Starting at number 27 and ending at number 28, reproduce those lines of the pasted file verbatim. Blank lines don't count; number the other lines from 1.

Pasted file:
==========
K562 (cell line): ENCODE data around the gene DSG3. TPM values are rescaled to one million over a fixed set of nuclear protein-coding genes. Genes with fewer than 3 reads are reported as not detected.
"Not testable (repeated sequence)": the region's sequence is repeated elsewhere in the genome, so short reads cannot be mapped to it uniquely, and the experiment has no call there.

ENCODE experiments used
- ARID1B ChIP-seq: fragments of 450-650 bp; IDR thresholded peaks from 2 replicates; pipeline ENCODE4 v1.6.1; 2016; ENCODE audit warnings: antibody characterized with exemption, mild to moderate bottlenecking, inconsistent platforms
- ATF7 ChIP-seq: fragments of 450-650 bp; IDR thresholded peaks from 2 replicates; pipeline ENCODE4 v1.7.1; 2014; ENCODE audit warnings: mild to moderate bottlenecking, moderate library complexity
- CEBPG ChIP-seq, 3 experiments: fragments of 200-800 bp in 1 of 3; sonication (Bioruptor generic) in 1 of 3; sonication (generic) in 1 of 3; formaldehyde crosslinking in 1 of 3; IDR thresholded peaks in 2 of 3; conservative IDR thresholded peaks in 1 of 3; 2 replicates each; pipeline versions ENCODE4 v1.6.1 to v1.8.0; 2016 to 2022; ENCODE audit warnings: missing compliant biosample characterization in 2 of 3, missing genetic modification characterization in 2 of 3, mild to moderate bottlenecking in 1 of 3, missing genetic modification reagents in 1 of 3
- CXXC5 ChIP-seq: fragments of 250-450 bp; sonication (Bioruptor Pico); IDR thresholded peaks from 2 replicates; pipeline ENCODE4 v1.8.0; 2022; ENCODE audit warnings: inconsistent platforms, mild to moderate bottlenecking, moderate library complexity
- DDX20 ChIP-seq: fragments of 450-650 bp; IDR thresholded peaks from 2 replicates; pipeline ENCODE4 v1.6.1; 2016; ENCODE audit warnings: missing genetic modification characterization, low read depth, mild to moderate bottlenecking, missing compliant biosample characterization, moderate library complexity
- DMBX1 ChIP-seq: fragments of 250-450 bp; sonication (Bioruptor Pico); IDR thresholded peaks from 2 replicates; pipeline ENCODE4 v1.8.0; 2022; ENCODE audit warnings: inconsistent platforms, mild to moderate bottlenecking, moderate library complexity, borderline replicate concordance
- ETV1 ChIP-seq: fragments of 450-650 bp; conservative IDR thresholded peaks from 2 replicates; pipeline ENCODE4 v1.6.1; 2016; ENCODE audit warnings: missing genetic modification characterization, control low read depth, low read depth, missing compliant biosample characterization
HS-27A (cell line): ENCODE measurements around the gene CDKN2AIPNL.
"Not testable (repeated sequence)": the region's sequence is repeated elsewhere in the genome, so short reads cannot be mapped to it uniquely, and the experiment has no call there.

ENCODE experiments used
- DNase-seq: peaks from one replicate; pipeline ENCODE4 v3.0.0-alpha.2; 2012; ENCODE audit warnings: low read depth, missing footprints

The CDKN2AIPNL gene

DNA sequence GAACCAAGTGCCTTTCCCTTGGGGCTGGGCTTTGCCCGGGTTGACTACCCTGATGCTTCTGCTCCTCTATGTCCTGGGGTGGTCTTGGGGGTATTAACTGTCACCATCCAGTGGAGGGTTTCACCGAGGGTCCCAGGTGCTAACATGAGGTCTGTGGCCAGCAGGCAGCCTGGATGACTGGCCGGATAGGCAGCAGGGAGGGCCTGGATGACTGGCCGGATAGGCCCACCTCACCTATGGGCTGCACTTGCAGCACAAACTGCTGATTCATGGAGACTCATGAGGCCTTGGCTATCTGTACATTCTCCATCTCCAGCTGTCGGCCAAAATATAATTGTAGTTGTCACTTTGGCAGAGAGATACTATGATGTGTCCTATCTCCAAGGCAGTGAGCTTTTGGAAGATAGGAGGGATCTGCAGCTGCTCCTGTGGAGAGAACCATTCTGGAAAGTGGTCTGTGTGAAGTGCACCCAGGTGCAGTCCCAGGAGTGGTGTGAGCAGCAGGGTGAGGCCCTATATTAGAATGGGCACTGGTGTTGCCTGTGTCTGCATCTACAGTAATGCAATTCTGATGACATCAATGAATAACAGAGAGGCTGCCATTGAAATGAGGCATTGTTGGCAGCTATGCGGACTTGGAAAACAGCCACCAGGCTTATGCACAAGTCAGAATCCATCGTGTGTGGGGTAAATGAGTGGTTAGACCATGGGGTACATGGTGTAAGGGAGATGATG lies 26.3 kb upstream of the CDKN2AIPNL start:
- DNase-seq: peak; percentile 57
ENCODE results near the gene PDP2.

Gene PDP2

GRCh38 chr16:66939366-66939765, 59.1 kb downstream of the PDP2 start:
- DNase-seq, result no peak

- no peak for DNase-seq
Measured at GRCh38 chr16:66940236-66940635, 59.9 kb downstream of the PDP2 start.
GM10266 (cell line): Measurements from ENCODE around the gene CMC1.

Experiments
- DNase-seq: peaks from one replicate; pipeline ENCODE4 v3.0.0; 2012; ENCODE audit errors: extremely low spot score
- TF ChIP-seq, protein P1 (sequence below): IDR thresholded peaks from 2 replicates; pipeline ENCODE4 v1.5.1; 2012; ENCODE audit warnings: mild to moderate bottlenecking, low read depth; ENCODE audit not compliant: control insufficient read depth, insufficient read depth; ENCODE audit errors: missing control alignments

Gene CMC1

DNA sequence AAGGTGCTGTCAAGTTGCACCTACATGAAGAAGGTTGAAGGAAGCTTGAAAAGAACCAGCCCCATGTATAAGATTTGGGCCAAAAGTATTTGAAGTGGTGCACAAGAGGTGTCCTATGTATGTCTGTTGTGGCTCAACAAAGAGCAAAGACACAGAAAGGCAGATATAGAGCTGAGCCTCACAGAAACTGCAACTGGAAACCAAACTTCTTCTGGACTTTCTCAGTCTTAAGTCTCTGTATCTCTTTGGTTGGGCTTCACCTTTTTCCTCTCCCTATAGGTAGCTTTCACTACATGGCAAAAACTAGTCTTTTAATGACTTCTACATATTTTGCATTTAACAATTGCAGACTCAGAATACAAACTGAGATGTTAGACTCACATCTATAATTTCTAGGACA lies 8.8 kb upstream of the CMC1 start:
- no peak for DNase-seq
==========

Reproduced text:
- TF ChIP-seq, protein P1 (sequence below): IDR thresholded peaks from 2 replicates; pipeline ENCODE4 v1.5.1; 2012; ENCODE audit warnings: mild to moderate bottlenecking, low read depth; ENCODE audit not compliant: control insufficient read depth, insufficient read depth; ENCODE audit errors: missing control alignments

Gene CMC1